"There is more treasure in books than in all the pirate's loot on Treasure Island." - Walt Disney

Friday, April 29, 2011

Your, You’re, Yours, and Your’s


As an editor, it is very frustrating to continually see the misuse of “you” words. PLEASE learn the difference or risk losing the attention of an editor/agent/publisher.
           
Your - the second person possessive adjective – it refers to ownership. It will always be followed with a noun.
Your manuscript could use some editing.
Will you finish your project today?
Are you writing for your age group?

You’re - a contraction for “you” and “are”.
You’re going to miss the last deadline.
You’re going to be a published author.
You’re welcome.

Yours - the second person possessive pronoun - it replaces "your" + noun.
Is this yours or theirs?
I can't find mine, but yours is on the table.
Yours is a better idea.

Your’s - may be written by many, but it is incorrect. I suppose this comes from the fact in most
other words, 's indicates possession, so English speakers sometimes think yours should be spelled your's. They are wrong. Yours should never have an apostrophe.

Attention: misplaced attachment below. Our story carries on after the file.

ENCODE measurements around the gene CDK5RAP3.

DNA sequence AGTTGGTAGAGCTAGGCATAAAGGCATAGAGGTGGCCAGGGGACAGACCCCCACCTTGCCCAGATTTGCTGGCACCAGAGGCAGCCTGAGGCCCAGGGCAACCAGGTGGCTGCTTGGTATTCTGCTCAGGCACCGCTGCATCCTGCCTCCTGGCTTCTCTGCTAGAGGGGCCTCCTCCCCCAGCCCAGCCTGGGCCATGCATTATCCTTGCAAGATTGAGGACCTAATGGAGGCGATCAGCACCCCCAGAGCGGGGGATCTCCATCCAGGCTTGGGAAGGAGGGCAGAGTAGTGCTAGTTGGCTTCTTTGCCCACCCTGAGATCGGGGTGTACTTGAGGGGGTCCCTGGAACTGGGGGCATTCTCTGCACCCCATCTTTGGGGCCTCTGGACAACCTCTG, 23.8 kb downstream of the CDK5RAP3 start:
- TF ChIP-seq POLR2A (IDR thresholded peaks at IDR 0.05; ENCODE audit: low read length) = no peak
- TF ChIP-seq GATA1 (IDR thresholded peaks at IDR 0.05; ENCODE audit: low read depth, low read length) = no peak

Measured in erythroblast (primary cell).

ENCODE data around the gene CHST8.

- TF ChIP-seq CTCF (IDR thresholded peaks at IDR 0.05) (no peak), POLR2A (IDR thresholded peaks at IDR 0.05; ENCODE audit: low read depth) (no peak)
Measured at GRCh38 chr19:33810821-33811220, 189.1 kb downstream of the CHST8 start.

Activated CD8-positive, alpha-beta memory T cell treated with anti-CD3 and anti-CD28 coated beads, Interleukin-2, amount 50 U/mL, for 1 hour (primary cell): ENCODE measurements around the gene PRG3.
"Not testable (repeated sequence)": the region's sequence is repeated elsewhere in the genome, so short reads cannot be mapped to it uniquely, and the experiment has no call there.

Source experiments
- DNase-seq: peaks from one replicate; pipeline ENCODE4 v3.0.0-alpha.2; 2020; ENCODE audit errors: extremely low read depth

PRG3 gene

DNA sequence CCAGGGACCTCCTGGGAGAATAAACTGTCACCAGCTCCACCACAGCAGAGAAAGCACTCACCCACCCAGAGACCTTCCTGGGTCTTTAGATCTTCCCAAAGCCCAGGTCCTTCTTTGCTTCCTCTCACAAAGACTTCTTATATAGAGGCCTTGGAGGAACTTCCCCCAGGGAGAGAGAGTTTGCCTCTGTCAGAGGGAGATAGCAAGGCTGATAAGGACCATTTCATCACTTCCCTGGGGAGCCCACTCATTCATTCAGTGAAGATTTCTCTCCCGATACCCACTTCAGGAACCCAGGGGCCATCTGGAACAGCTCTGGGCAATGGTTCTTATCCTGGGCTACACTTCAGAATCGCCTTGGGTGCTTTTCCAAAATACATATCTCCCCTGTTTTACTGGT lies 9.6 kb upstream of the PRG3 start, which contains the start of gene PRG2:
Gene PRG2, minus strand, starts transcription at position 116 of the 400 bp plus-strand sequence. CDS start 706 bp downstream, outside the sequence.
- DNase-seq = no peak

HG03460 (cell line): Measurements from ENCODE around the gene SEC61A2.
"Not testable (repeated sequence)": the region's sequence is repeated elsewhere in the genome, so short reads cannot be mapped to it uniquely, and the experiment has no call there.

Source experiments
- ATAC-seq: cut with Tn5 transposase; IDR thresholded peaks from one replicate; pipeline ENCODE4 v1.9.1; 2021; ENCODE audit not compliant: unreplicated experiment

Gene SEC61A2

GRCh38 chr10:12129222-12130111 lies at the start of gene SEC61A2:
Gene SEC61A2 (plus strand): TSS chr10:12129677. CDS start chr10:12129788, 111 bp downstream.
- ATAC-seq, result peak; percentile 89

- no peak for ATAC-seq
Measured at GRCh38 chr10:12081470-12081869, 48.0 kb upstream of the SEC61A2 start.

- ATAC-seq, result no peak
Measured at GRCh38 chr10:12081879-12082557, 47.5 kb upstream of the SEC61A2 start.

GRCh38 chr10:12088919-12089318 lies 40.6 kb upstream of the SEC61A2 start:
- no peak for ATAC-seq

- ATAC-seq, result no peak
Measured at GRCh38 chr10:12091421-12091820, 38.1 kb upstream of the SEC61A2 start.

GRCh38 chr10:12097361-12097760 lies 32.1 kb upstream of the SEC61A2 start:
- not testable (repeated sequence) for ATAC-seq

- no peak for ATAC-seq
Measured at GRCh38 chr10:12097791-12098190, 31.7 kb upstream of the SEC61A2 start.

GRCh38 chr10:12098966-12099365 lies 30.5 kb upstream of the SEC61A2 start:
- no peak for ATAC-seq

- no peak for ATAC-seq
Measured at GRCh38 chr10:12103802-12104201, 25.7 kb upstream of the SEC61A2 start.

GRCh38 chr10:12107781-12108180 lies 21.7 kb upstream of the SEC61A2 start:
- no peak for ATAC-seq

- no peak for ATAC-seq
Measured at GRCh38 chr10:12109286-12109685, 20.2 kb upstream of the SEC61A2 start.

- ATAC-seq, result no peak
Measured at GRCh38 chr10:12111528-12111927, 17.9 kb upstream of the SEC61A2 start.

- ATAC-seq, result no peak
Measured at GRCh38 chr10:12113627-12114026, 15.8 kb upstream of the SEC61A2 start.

26 comments:

mooderino said...

Your and you're always messes me up. I know which is which, but when I'm typing it sort of flips back and forth without warning. Annoying if I miss it and then I look dumb (even more than usual.

mood
Moody Writing

Carrie said...

Oh this is one of my pet peeves too. Glad you wrote about this.

Cherie Reich said...

Great post! Your, you're, and yours bugs me too when used wrong...same as it's and its.

Eric W. Trant said...

Who's and whose, it's and its, there they're and they're.

I can excuse these in moderation, owing to typos (who hasn't misused them and missed it on edit), but my worst peeve is the misuse of "you and I."

Our middle school grammar teachers drilled into us that you ALWAYS say "you and I," and forget to mention that you don't always say it that way. Sometimes it's "you and me."

There are a couple of songs that do this, notably the "Life is a Highway" song that mentions "There's a distance between you and I."

I can't listen to that verse. I have to change the radio. I had a hard time writing it and I don't want to read it again.

It's between you and me! Between US!

Ack!

If I could mandate nothing else it would be that every writer learn to properly use that verse.

I would drop, without hesitation, any manuscript that made this error, and if it were a book I purchased I would likely put it to flame.

But that's just between you and I.

(gack)

- Eric

BornStoryteller said...

I agree with Eric: the other one that bothers me: their, there, they're... students just never seem to get that one right. Their allways riting in text, and who's too blame, yeah? ;)

Sylvia Ney said...

Eric - you're too funny! It's true though - I've heard of editors throwing a MS out because of these mistakes an author made on page one.

Tara Tyler said...

I'm lazy, but I proof read. I hate it when I make silly mistakes! The misuse of possesive pronouns/contractions is a pet peeve of mine too.
Happy y day =)

Donna Weaver said...